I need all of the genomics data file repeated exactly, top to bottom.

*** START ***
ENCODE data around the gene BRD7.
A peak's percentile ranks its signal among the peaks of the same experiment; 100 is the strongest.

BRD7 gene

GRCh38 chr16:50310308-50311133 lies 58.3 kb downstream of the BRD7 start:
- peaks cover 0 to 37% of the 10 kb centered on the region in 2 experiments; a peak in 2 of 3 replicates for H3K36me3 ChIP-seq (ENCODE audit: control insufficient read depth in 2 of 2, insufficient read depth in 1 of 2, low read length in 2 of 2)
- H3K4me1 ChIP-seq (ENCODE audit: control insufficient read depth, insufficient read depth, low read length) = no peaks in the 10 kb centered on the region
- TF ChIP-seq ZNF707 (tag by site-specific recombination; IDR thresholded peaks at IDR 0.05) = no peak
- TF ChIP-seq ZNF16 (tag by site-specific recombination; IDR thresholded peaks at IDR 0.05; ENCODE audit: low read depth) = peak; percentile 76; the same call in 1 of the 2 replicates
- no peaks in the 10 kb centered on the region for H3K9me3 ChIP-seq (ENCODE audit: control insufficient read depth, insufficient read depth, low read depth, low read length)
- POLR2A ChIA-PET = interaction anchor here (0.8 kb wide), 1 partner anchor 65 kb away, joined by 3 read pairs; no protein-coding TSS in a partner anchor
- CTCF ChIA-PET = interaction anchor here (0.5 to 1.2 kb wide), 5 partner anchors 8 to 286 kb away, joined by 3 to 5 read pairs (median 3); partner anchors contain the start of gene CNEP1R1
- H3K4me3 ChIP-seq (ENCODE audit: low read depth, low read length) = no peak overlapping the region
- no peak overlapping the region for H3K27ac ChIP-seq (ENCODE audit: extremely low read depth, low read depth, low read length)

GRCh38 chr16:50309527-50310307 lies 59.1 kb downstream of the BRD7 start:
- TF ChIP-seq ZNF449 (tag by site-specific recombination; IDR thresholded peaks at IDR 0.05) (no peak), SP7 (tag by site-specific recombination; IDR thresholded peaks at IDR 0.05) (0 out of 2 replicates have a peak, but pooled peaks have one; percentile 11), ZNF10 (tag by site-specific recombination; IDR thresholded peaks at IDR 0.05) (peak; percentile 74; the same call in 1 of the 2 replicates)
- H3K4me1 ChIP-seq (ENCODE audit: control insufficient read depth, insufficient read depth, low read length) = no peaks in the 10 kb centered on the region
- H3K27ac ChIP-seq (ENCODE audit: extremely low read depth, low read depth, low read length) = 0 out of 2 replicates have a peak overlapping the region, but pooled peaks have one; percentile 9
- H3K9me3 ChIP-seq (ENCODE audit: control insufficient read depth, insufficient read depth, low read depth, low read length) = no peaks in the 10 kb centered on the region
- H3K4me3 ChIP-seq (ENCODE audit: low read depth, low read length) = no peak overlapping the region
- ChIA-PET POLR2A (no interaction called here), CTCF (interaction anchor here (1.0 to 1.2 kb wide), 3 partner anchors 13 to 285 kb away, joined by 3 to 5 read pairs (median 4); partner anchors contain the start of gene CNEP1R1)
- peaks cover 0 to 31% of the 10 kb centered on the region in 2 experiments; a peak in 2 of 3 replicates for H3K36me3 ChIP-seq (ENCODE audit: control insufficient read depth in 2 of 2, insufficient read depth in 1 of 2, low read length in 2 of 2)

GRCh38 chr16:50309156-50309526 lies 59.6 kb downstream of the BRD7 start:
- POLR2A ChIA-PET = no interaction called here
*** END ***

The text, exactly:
ENCODE data around the gene BRD7.
A peak's percentile ranks its signal among the peaks of the same experiment; 100 is the strongest.

BRD7 gene

GRCh38 chr16:50310308-50311133 lies 58.3 kb downstream of the BRD7 start:
- peaks cover 0 to 37% of the 10 kb centered on the region in 2 experiments; a peak in 2 of 3 replicates for H3K36me3 ChIP-seq (ENCODE audit: control insufficient read depth in 2 of 2, insufficient read depth in 1 of 2, low read length in 2 of 2)
- H3K4me1 ChIP-seq (ENCODE audit: control insufficient read depth, insufficient read depth, low read length) = no peaks in the 10 kb centered on the region
- TF ChIP-seq ZNF707 (tag by site-specific recombination; IDR thresholded peaks at IDR 0.05) = no peak
- TF ChIP-seq ZNF16 (tag by site-specific recombination; IDR thresholded peaks at IDR 0.05; ENCODE audit: low read depth) = peak; percentile 76; the same call in 1 of the 2 replicates
- no peaks in the 10 kb centered on the region for H3K9me3 ChIP-seq (ENCODE audit: control insufficient read depth, insufficient read depth, low read depth, low read length)
- POLR2A ChIA-PET = interaction anchor here (0.8 kb wide), 1 partner anchor 65 kb away, joined by 3 read pairs; no protein-coding TSS in a partner anchor
- CTCF ChIA-PET = interaction anchor here (0.5 to 1.2 kb wide), 5 partner anchors 8 to 286 kb away, joined by 3 to 5 read pairs (median 3); partner anchors contain the start of gene CNEP1R1
- H3K4me3 ChIP-seq (ENCODE audit: low read depth, low read length) = no peak overlapping the region
- no peak overlapping the region for H3K27ac ChIP-seq (ENCODE audit: extremely low read depth, low read depth, low read length)

GRCh38 chr16:50309527-50310307 lies 59.1 kb downstream of the BRD7 start:
- TF ChIP-seq ZNF449 (tag by site-specific recombination; IDR thresholded peaks at IDR 0.05) (no peak), SP7 (tag by site-specific recombination; IDR thresholded peaks at IDR 0.05) (0 out of 2 replicates have a peak, but pooled peaks have one; percentile 11), ZNF10 (tag by site-specific recombination; IDR thresholded peaks at IDR 0.05) (peak; percentile 74; the same call in 1 of the 2 replicates)
- H3K4me1 ChIP-seq (ENCODE audit: control insufficient read depth, insufficient read depth, low read length) = no peaks in the 10 kb centered on the region
- H3K27ac ChIP-seq (ENCODE audit: extremely low read depth, low read depth, low read length) = 0 out of 2 replicates have a peak overlapping the region, but pooled peaks have one; percentile 9
- H3K9me3 ChIP-seq (ENCODE audit: control insufficient read depth, insufficient read depth, low read depth, low read length) = no peaks in the 10 kb centered on the region
- H3K4me3 ChIP-seq (ENCODE audit: low read depth, low read length) = no peak overlapping the region
- ChIA-PET POLR2A (no interaction called here), CTCF (interaction anchor here (1.0 to 1.2 kb wide), 3 partner anchors 13 to 285 kb away, joined by 3 to 5 read pairs (median 4); partner anchors contain the start of gene CNEP1R1)
- peaks cover 0 to 31% of the 10 kb centered on the region in 2 experiments; a peak in 2 of 3 replicates for H3K36me3 ChIP-seq (ENCODE audit: control insufficient read depth in 2 of 2, insufficient read depth in 1 of 2, low read length in 2 of 2)

GRCh38 chr16:50309156-50309526 lies 59.6 kb downstream of the BRD7 start:
- POLR2A ChIA-PET = no interaction called here